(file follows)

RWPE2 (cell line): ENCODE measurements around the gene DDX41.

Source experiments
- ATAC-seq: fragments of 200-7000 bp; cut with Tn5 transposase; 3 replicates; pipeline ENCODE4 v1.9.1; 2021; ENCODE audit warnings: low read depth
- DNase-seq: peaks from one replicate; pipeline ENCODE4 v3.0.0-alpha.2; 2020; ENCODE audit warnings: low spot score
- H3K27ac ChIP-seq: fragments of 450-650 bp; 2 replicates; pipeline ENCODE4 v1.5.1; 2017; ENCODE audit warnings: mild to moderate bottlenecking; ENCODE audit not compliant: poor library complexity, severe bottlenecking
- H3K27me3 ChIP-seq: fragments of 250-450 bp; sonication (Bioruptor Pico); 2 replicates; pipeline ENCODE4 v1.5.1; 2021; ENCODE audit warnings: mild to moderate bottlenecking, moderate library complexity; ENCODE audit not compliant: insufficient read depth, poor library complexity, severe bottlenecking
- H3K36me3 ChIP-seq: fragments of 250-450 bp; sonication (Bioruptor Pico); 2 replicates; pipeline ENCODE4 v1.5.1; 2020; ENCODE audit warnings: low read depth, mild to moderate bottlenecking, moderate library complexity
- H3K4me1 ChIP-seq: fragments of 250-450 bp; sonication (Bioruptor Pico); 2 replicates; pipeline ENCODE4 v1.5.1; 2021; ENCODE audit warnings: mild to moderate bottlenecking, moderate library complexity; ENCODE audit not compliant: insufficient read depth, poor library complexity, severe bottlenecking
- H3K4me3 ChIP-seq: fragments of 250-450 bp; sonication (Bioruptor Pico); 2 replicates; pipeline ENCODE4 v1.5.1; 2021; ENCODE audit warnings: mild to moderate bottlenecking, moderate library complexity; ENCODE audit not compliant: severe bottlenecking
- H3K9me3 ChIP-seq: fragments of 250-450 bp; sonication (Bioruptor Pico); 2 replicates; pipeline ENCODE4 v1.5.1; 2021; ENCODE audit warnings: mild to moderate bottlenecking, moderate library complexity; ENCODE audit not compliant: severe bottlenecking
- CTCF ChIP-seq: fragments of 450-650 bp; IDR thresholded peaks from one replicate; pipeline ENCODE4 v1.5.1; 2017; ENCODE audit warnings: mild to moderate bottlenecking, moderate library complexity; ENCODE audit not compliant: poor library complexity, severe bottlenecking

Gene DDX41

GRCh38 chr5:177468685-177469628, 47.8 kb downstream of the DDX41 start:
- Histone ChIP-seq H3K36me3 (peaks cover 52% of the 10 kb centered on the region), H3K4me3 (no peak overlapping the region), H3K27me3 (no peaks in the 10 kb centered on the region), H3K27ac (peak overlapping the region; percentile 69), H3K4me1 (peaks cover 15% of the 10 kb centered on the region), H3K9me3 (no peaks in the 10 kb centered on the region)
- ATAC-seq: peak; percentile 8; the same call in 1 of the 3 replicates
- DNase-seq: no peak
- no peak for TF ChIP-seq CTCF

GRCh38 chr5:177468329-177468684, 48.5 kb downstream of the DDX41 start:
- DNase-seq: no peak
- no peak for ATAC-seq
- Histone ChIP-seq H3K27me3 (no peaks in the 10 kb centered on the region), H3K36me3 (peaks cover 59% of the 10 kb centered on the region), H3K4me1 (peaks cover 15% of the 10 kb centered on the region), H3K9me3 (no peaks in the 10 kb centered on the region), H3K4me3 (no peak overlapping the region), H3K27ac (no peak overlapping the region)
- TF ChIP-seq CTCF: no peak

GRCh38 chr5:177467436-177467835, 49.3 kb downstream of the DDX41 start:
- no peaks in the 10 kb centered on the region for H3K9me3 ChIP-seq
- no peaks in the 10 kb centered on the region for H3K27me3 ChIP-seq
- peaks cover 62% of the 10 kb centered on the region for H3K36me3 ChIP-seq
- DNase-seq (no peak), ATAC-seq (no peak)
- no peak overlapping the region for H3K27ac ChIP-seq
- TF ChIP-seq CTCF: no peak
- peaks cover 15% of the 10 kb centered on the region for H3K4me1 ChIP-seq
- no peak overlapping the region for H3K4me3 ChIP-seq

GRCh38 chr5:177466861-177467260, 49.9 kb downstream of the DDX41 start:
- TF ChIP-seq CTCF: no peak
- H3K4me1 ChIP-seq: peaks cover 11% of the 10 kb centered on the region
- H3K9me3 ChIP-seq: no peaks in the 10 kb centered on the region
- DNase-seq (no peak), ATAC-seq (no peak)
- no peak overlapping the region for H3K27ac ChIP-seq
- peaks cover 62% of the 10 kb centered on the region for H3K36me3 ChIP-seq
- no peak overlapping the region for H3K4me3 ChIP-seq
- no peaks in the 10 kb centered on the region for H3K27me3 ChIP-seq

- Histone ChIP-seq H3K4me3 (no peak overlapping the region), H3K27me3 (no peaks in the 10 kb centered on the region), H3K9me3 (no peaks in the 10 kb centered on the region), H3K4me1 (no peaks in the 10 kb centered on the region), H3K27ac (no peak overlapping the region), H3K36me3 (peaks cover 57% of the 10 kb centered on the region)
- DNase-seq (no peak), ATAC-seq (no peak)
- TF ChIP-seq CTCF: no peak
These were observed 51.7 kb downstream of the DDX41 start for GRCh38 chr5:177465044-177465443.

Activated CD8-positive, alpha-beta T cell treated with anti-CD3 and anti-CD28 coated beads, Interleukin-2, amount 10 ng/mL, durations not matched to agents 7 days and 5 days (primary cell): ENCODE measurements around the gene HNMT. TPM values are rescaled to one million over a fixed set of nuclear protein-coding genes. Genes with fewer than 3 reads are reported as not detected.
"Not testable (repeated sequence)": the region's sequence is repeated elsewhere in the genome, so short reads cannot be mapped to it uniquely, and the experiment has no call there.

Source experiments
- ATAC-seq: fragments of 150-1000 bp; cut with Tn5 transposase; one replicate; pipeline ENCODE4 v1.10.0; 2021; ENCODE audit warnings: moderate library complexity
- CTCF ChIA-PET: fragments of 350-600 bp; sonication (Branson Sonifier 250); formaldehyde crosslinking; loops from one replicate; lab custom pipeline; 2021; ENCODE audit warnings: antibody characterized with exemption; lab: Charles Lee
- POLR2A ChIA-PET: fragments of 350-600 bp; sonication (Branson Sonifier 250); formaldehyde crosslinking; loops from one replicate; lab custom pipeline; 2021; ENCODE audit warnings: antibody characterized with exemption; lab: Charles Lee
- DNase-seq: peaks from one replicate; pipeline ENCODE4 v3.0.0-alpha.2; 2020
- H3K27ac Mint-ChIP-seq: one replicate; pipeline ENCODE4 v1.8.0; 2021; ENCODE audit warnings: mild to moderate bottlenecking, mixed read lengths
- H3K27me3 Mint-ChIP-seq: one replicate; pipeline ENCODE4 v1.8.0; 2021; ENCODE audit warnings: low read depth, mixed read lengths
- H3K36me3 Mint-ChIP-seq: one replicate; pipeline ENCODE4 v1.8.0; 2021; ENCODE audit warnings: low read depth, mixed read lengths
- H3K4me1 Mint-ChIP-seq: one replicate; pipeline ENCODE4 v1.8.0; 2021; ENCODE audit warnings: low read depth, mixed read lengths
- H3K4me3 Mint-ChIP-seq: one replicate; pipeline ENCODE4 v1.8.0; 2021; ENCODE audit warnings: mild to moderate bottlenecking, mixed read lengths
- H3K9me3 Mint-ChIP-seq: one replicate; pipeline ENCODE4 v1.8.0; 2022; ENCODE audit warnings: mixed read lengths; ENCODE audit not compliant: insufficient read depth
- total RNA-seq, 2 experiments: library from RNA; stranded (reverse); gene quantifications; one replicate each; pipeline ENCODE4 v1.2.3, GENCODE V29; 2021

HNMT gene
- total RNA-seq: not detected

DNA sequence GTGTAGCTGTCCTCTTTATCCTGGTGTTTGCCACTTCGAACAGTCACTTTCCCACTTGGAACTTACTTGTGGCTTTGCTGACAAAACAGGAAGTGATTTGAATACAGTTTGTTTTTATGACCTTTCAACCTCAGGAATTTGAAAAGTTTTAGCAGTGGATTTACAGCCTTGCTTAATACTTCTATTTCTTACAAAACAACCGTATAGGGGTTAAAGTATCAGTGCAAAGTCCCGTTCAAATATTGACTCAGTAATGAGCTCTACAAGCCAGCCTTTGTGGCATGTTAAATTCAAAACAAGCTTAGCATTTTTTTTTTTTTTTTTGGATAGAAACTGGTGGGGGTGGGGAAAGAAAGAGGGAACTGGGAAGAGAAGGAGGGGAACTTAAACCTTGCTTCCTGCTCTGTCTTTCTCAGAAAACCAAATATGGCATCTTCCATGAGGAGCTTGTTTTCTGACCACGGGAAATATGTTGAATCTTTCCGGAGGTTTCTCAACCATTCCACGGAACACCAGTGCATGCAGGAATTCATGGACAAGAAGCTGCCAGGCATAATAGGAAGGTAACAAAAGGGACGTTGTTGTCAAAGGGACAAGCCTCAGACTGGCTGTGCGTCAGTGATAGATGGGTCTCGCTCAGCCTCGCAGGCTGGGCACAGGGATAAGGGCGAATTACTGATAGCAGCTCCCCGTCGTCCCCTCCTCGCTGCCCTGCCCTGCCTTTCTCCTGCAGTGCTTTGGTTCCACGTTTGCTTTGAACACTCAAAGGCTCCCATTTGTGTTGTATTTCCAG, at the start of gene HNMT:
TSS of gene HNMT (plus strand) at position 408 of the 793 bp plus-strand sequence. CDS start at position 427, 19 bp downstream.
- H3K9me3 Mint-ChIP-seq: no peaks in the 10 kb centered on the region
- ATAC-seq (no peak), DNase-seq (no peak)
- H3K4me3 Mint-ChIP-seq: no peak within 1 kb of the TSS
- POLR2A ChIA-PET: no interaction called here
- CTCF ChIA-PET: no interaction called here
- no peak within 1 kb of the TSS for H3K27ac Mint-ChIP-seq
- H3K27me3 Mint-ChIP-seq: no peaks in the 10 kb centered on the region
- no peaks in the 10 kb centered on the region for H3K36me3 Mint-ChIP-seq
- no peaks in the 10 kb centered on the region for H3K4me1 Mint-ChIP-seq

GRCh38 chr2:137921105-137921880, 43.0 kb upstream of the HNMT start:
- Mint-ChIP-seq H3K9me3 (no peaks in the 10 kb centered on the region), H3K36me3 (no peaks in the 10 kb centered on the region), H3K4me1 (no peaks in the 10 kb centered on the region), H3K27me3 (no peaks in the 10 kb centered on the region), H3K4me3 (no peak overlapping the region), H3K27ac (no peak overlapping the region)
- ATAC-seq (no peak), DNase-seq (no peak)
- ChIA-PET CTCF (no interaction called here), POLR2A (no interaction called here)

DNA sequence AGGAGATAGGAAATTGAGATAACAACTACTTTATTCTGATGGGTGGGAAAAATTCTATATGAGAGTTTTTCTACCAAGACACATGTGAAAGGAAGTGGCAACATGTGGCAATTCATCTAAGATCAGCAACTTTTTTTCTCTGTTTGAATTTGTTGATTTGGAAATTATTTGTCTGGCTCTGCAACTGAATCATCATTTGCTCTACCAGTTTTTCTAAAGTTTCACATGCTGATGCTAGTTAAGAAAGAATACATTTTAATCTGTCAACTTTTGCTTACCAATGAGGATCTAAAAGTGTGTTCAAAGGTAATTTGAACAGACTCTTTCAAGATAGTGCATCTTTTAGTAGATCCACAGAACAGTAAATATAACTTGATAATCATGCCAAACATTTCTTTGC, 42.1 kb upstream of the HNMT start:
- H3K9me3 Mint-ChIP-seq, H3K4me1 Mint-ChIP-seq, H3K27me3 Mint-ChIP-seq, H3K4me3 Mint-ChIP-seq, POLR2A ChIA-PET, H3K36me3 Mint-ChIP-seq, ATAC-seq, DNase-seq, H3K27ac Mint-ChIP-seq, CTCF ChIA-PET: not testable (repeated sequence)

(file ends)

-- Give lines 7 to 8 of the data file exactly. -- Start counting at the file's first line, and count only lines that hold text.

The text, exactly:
- H3K36me3 ChIP-seq: fragments of 250-450 bp; sonication (Bioruptor Pico); 2 replicates; pipeline ENCODE4 v1.5.1; 2020; ENCODE audit warnings: low read depth, mild to moderate bottlenecking, moderate library complexity
- H3K4me1 ChIP-seq: fragments of 250-450 bp; sonication (Bioruptor Pico); 2 replicates; pipeline ENCODE4 v1.5.1; 2021; ENCODE audit warnings: mild to moderate bottlenecking, moderate library complexity; ENCODE audit not compliant: insufficient read depth, poor library complexity, severe bottlenecking